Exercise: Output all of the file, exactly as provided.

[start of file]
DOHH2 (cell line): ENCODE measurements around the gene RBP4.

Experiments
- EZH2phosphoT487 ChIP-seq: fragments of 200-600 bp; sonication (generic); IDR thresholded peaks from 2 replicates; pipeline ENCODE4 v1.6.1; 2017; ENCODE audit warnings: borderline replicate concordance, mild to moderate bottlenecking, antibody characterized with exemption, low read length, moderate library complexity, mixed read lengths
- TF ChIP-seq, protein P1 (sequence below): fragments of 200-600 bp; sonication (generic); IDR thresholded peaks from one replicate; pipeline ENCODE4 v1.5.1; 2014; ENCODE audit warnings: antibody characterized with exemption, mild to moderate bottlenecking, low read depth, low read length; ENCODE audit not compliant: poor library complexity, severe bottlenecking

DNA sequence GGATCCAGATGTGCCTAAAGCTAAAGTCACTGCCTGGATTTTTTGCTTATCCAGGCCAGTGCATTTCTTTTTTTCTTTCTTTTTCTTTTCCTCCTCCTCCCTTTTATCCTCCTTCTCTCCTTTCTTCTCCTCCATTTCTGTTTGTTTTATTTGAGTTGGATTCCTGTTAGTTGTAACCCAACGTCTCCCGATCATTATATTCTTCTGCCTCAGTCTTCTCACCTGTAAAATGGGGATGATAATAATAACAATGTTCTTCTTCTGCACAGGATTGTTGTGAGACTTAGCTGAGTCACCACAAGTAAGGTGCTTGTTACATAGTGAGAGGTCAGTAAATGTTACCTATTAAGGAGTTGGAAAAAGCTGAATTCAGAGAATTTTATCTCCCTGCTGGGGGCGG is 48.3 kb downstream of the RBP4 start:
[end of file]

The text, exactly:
DOHH2 (cell line): ENCODE measurements around the gene RBP4.

Experiments
- EZH2phosphoT487 ChIP-seq: fragments of 200-600 bp; sonication (generic); IDR thresholded peaks from 2 replicates; pipeline ENCODE4 v1.6.1; 2017; ENCODE audit warnings: borderline replicate concordance, mild to moderate bottlenecking, antibody characterized with exemption, low read length, moderate library complexity, mixed read lengths
- TF ChIP-seq, protein P1 (sequence below): fragments of 200-600 bp; sonication (generic); IDR thresholded peaks from one replicate; pipeline ENCODE4 v1.5.1; 2014; ENCODE audit warnings: antibody characterized with exemption, mild to moderate bottlenecking, low read depth, low read length; ENCODE audit not compliant: poor library complexity, severe bottlenecking

DNA sequence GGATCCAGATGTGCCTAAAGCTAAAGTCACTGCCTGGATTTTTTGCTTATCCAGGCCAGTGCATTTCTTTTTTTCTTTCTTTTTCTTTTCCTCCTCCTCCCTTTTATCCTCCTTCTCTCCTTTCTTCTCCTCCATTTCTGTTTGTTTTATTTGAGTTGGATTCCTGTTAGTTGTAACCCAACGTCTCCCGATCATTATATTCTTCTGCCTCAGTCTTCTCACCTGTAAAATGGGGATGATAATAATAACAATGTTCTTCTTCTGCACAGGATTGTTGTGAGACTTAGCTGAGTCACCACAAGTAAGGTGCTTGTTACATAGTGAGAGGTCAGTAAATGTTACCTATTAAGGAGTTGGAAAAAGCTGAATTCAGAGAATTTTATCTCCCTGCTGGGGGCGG is 48.3 kb downstream of the RBP4 start: